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Framed in the 1940s for the double murder of his wife and her lover, upstanding banker Andy Dufresne begins a new life at the Shawshank prison, where he puts his accounting skills to work for an amoral warden. During his long stretch in prison, Dufresne comes to be admired by the other inmates -- including an older prisoner named Red -- for his integrity and unquenchable sense of hope.
When it comes to reviews, the words "classic", "perfect", and "flawless" seem to be tossed around much too liberally. I'm guilty of this myself, I'll admit that, but how many movies truly deserve that perfect rating of 10/10? How many movies are truly the cream of the crop, the greatest achievements in cinematic history? How many of them can be watched time and time again and still have the same impact during your hundredth viewing as it did on your first? There are very few movies that fit in this category, but The Shawshank Redemption is one of them, no doubt about it.
Review by Chad
Added: August 14, 2008
The storyline follows convicted felon Andy Dufresne (Tim Robbins) over the course of twenty years in the Shawshank maximum security prison, where he will meet some of the best friends of his life, encounter corruption on an unprecedented level, fight off other prisoners who want to make good use of the "fresh fish", and eventually... well, everyone's seen the movie, but I won't spoil it for the lone soul who may have missed out on it. Really, that's the extent of the storyline: we simply watch Andy interact with his fellow prisoners and we also witness the effects that time has on him and his outlook on life. That's the storyline when you boil it down, but the film is more of a character study than anything else - a two-hour look at the lives of prisoners who are all "innocent" and who have but one thing to help them sleep at night: hope. Rounding out the cast is Red (Morgan Freeman), the man who can get you anything for a price and who also happens to be Andy's best friend, Heywood (William Sadler), a fellow prisoner with a slight speech impediment, the corrupt Warden Norton (Bob Gunton), and of course, the tough-as-nails Captain Hadley (Clancy Brown), a man who would just as soon put a prisoner in a wheelchair rather than ask him to quiet down.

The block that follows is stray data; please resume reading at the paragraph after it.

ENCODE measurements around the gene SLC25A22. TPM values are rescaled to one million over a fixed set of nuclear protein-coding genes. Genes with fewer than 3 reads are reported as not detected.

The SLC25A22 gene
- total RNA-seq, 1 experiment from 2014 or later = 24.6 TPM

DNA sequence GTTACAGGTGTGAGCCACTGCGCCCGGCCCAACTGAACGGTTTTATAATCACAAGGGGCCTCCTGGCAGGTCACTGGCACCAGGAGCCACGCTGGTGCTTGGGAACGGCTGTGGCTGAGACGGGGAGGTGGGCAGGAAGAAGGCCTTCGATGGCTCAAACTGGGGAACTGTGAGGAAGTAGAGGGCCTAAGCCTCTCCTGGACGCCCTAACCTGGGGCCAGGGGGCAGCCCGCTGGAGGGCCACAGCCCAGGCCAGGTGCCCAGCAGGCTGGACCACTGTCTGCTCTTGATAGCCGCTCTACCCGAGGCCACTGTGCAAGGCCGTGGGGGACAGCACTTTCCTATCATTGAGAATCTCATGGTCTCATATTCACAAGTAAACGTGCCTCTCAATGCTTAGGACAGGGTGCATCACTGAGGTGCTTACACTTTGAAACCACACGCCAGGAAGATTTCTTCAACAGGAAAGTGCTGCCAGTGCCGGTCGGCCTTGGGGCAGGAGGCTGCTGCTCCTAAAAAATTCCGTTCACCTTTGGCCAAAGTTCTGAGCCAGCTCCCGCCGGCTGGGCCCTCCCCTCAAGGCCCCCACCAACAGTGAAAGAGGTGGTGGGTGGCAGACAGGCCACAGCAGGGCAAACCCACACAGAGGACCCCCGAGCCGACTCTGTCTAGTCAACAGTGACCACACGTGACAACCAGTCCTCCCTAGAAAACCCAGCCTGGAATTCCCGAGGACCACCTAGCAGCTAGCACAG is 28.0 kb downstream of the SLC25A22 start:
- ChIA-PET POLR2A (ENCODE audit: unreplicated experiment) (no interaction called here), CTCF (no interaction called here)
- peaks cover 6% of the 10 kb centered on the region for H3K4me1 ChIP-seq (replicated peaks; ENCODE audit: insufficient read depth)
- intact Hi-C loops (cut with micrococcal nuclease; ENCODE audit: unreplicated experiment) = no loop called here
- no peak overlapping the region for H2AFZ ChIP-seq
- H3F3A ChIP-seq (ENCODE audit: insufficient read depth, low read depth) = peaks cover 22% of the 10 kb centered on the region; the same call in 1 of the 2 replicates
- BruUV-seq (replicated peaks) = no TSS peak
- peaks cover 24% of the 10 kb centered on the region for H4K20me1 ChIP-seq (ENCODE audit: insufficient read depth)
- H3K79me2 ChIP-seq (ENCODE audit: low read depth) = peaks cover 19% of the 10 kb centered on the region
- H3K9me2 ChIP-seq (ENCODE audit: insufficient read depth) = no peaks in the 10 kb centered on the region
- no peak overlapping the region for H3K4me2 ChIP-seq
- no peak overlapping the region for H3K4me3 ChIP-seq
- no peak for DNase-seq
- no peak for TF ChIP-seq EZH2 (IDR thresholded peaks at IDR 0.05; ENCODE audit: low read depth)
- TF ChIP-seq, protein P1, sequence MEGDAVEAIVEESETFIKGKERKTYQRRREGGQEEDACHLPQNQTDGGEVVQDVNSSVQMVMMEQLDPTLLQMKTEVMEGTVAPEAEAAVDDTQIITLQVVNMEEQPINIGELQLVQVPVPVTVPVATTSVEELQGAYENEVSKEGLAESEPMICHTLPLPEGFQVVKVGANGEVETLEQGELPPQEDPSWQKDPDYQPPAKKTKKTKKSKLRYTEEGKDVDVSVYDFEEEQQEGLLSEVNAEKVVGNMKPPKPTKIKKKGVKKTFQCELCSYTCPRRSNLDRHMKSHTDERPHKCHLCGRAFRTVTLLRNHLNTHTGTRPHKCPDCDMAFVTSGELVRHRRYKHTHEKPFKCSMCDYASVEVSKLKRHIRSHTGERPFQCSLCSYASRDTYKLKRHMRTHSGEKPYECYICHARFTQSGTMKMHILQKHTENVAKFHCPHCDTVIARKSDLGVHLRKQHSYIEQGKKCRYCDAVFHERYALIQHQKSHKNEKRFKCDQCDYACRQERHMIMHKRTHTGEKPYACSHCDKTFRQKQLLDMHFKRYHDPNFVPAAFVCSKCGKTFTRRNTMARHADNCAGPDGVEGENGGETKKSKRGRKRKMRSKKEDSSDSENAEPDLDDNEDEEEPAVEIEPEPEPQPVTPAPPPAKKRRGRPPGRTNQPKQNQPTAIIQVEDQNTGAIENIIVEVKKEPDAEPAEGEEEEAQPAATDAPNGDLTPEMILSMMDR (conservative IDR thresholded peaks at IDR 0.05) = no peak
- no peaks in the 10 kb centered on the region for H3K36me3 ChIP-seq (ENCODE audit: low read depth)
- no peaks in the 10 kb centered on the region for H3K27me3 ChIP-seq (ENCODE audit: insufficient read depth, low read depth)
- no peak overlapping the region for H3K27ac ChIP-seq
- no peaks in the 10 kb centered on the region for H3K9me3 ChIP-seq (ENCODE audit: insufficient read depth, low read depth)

Plot advancement hinges on some rather mundane events, but again, it's all in the characters and their interactions with one another. For example, major storyline arcs consist of events such as an elderly gentleman being granted parole, a young greaser attempting to get his GED, and of course, the lovely Rita Hayworth and the role that she plays in the grand scheme of things with but an old film and a ratty old poster to represent her. Did these sound like exciting plot devices in the script? Certainly not, but once you see them play out on your screen, you can't help but get wrapped up in the events as they take place. This is also where the "flawless" part of the above statement comes into play: even though the film runs for well over two hours and even though these twists sound rather trivial on paper, there is never a dull moment to be found... even when you find yourself sitting down to watch it for the thirtieth time.